Like other humanitarian disasters, decision-makers at all levels requested feedback and metrics to gauge the progress of the humanitarian relief effort. When leaders did not receive the information requested, they frequently changed the data or metric in an honest effort to get feedback on the operation. In-transit visibility of cargo arriving at Port au Prince was virtually non-existent as carriers loaded whatever food, water, medicine and relief supplies they could fit onto each aircraft bound for Haiti. Data collection is difficult during any humanitarian crisis, but evolving and changing metrics in the middle of an operation can slow down the decision-making process. Below is the final list of metrics collected by HFOCC and JTF-PO personnel at MTPP. These are recommended as a benchmark for future crises, as they provide realistic and useful data. This information was recorded during the initial request for a slot time, and updated as real-time data allowed.
- Flight purpose: relief delivery (food, water, shelter, medical supplies, logistics), diplomatic, search and rescue, security, reconstruction, aeromedical evacuation, evacuation/relocation, relief effort sustainment, movement of human remains, salvage, mail/courier, relocation/evacuation, other
- Aircraft type
- Call sign
- Registration/tail number
- Carrier country
- Carrier affiliation: civil, military, government, private, other
- Consignee name and contact information
- Requestor name and contact information
- 24-hour operations centre phone number (in case of slot time changes)
- Cargo weight in tons
- Cargo configuration: palletised, rolling stock, loose
- Number of passengers
- GDSS mission number if applicable (USAF transport aircraft only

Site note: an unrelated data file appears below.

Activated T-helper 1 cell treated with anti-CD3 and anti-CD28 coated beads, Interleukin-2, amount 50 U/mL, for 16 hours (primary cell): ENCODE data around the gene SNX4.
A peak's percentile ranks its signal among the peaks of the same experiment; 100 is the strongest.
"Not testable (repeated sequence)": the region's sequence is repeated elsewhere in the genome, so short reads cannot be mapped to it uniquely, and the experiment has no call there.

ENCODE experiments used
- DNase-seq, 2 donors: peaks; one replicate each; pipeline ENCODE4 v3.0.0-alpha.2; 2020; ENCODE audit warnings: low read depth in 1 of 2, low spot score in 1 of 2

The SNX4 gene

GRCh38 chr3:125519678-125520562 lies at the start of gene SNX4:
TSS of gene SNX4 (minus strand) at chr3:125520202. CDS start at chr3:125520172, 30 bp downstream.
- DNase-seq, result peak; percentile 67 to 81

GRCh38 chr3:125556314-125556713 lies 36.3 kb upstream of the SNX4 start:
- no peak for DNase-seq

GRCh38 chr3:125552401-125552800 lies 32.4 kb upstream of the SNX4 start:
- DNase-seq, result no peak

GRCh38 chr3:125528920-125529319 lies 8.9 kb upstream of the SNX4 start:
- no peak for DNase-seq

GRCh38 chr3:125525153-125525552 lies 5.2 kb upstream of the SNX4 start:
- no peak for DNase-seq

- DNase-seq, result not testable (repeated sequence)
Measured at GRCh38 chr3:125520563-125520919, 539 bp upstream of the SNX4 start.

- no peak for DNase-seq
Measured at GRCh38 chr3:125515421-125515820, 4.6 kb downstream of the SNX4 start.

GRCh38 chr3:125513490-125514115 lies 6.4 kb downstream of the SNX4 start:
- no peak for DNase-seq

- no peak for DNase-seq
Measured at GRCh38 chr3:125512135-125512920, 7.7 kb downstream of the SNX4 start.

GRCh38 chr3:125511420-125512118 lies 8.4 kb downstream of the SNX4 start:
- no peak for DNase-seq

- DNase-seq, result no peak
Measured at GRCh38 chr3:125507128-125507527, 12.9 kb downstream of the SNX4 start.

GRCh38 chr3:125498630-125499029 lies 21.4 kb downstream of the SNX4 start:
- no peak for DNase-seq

- Status of aircraft (not recorded on slot request sheet, but catalogued in Excel or SharePoint): assigned, confirmed, inbound, on-ground, complete, cancel >24, cancel <24, no-show, accommodated, diverted, unverified, delayed on ground, cancelled by RAMCC, refused
The HFOCC coordinated with the Federal Aviation Administration and set up a Traffic Flight Management System Display that provided a real-time picture of air traffic inbound to Port au Prince. Using this tool, HFOCC operations personnel were able to track and query aircraft inbound to MTPP to check slot time numbers, timeliness, update cargo loads and accommodate unscheduled aircraft. The status of aircraft metric listed above was updated by operations personnel as they tracked aircraft across the screen towards MTPP.
The success of the RAMCCs application to disaster response and humanitarian aid was recognised by the Chief of Staff of the United States Air Force with the 2010 Chief of Staff of the Air Force Team Excellence Award. Seventy-three teams from the USAF competed for the award, which recognises creative ways to improve mission capability and operational performance. HFOCC members also received the 2010 Chief of Staff of the Air Forces Best Practice Award acknowledging the critical procedural and process improvements initiated for the Haiti crisis.